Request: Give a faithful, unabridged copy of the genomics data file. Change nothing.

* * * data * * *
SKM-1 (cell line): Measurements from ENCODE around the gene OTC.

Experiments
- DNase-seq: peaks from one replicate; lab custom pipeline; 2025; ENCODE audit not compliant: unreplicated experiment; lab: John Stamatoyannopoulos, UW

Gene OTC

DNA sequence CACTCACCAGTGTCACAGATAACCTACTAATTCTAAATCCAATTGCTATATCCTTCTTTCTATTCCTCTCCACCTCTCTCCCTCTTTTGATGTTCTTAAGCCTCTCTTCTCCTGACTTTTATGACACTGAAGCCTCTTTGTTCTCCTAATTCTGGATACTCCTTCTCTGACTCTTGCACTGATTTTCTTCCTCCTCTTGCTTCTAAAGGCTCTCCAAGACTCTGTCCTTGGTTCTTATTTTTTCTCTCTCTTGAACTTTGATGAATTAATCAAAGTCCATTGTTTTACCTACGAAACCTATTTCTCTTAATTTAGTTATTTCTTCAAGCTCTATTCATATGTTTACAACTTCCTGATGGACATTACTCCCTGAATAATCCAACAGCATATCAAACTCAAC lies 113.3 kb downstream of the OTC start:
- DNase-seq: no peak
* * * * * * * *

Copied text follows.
SKM-1 (cell line): Measurements from ENCODE around the gene OTC.

Experiments
- DNase-seq: peaks from one replicate; lab custom pipeline; 2025; ENCODE audit not compliant: unreplicated experiment; lab: John Stamatoyannopoulos, UW

Gene OTC

DNA sequence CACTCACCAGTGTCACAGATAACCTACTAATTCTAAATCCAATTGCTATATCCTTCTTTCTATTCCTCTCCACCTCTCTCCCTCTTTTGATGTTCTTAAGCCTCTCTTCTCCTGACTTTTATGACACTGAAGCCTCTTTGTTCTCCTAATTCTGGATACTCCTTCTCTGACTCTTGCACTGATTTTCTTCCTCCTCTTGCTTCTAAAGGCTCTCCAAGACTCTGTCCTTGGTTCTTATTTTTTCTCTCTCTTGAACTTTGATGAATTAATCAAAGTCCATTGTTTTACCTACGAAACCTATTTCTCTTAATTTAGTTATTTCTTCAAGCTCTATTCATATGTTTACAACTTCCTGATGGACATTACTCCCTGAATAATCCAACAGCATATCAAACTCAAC lies 113.3 kb downstream of the OTC start:
- DNase-seq: no peak